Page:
A paramedic who spoke on the basis of anonymity, said they are having to re-route patients to different hospitals due to a lack of beds and oxygen.
‘In some cases, we are standing outside hospitals for two to three hours while patients wait for beds. We are even calling hospitals as far as Richards Bay to find out if we can transport patients for care,’ the medic said.
- Both business and labour are concerned about the crippling double-impact stricter lockdown regulations and load shedding will have on employment in the year to come.
Business Unity South Africa on Thursday said it understood the decision to move to level three lockdown, but Cosatu maintains it could have been avoided.
Eskom implemented stage two load shedding for a second consecutive night in order to build up reserves ahead of next month when millions of people return to work.
‘The excuse is getting tiresome – to hear that there is something that are unavoidable – it means there are people who are in charge and it can’t be that everything in this country just deteriorates.’
Cosatu’s Sizwe Pamla doesn’t mince his words when reflecting on the double impact of load shedding and Covid-19 safety regulations will have on the labour force 2021, especially in the mining sector.
‘We are deeply concerned; it makes all of the business recovery plans redundant.’
Business Unity South Africa’s Cas Coovadia knows the latest lockdown will impact the economy, but the organisation supports President Cyril Ramaphosa’s decision to put his foot down.
‘We are happy that the president has put a firm time limit to the level three lockdown and that we have a period of time until mid-January to see how we as citizens can conduct ourselves so that we can have a positive impact on the virus.’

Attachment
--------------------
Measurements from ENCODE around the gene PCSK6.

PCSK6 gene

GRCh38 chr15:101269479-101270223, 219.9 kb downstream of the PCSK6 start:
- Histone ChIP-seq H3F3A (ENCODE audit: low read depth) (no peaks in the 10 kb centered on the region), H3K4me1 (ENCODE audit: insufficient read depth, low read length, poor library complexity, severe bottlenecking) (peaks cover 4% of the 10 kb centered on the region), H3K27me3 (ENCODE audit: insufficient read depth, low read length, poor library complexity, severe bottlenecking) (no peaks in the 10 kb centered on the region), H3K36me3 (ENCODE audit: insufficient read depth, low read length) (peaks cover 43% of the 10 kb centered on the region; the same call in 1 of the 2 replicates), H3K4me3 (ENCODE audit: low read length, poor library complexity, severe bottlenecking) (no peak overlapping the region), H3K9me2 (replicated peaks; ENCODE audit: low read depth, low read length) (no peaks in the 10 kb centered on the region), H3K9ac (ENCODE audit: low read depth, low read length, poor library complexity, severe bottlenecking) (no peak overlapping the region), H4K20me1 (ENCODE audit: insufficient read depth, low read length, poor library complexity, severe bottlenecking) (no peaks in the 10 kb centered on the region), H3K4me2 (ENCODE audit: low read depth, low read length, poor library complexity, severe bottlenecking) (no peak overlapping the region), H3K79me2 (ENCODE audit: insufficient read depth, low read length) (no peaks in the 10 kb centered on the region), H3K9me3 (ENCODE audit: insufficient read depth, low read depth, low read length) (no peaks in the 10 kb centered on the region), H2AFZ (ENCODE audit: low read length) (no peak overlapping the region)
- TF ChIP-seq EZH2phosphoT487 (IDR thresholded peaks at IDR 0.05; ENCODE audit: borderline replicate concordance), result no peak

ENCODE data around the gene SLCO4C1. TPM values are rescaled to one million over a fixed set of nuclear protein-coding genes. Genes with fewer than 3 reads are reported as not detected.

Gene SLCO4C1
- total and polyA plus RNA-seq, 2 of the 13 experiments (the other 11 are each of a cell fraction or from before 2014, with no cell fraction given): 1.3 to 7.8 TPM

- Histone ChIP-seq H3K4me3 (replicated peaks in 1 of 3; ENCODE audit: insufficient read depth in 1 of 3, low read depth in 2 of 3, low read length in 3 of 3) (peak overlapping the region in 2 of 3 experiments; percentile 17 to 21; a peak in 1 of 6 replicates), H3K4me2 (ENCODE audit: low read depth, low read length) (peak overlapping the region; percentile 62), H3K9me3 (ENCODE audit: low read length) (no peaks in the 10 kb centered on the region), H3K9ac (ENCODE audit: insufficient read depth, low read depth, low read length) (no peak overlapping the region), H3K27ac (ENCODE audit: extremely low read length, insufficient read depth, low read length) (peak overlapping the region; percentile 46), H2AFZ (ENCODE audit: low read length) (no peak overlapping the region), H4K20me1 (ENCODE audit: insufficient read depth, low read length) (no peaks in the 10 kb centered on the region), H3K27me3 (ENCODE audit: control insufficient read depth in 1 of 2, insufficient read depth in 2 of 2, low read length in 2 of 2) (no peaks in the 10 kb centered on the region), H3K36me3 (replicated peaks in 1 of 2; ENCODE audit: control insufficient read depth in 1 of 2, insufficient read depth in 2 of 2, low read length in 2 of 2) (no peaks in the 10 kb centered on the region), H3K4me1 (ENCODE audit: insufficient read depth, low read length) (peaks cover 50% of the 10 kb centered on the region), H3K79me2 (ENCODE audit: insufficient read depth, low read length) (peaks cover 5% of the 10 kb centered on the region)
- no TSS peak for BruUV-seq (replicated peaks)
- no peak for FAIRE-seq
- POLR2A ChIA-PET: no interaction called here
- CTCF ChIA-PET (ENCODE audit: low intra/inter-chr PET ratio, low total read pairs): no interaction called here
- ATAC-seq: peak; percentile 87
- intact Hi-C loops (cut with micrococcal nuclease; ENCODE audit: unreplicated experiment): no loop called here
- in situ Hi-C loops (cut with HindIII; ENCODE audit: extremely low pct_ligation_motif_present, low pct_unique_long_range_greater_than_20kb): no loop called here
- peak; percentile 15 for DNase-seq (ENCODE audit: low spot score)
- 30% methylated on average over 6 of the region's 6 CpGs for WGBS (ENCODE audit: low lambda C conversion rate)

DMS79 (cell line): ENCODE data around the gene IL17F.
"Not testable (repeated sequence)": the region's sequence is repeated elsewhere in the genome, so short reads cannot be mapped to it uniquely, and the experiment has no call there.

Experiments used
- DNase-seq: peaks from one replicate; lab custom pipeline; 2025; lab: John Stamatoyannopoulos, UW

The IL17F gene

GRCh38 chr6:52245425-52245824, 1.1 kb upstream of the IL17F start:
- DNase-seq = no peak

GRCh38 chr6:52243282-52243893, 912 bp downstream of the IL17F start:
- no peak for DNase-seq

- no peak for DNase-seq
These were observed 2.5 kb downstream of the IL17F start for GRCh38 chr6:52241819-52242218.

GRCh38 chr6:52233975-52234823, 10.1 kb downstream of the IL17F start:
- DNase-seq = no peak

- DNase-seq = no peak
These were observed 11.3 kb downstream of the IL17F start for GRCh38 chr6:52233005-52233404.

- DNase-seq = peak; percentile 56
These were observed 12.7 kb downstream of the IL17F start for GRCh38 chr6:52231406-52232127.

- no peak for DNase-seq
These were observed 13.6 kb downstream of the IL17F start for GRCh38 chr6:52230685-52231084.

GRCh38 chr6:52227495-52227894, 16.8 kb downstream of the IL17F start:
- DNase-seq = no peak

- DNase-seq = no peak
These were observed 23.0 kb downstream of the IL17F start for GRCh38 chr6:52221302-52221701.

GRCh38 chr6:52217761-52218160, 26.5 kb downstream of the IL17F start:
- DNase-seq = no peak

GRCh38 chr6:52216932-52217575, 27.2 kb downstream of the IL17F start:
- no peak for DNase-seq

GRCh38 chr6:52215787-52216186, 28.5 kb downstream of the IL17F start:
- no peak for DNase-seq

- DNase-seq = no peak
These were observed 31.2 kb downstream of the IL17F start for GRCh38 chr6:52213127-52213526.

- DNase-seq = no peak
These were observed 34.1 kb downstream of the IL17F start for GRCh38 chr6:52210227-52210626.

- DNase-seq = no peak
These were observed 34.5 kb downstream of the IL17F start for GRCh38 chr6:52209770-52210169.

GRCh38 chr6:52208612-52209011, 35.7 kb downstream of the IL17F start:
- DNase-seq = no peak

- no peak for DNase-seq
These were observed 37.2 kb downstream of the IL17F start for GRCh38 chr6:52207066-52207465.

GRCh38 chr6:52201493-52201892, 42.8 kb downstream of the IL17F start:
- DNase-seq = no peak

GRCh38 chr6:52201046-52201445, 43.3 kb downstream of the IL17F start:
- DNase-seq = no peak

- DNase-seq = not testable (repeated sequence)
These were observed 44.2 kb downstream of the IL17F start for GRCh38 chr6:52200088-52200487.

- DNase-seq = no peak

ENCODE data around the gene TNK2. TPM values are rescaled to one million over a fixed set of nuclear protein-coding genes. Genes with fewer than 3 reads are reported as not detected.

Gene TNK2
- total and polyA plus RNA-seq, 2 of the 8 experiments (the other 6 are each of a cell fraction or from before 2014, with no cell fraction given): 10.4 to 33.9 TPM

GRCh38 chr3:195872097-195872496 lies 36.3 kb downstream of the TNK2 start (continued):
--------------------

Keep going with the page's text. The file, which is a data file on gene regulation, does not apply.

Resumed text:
The virus isn’t the only thing to worry about. Uninterrupted power is also key to economic health.
And Eskom on Wednesday said it was trying to build up reserves over the next few days to make sure it could meet the demand when businesses resume in January.
- President Ramaphosa has apologised for government ‘failing’ healthcare workers amid the Covid-19 pandemic.
Ramaphosa called 2020 a year from hell and paid tribute to the armies of healthcare professionals who’ve been working with little rest since Covid-19 first arrived.
President Cyril Ramaphosa has acknowledged that there were times in 2020 when the government failed health care workers.
Ramaphosa was speaking at a New Year’s Eve candle lighting ceremony in Khayelitsha last Thursday.
‘At times we failed you. We didn’t give you the PPEs that you required on time. We didn’t give you the protection that you required on time and we humbly apologise for that.
‘We should have cared for you much more. We should’ve given you more recognition – and we will,’ Ramaphosa said.
‘You’ve given us courage to go on. There were moments when my own hope was getting lost.’
Health Minister Zweli Mkhize attended a similar event in KwaZulu-Natal, raising concerns about the high infection and death rates among health care workers.
He confirmed 436 health professionals have died as a result of the virus in 2020 and that every time a health care worker catches the virus, the system loses at least 10 days of labour.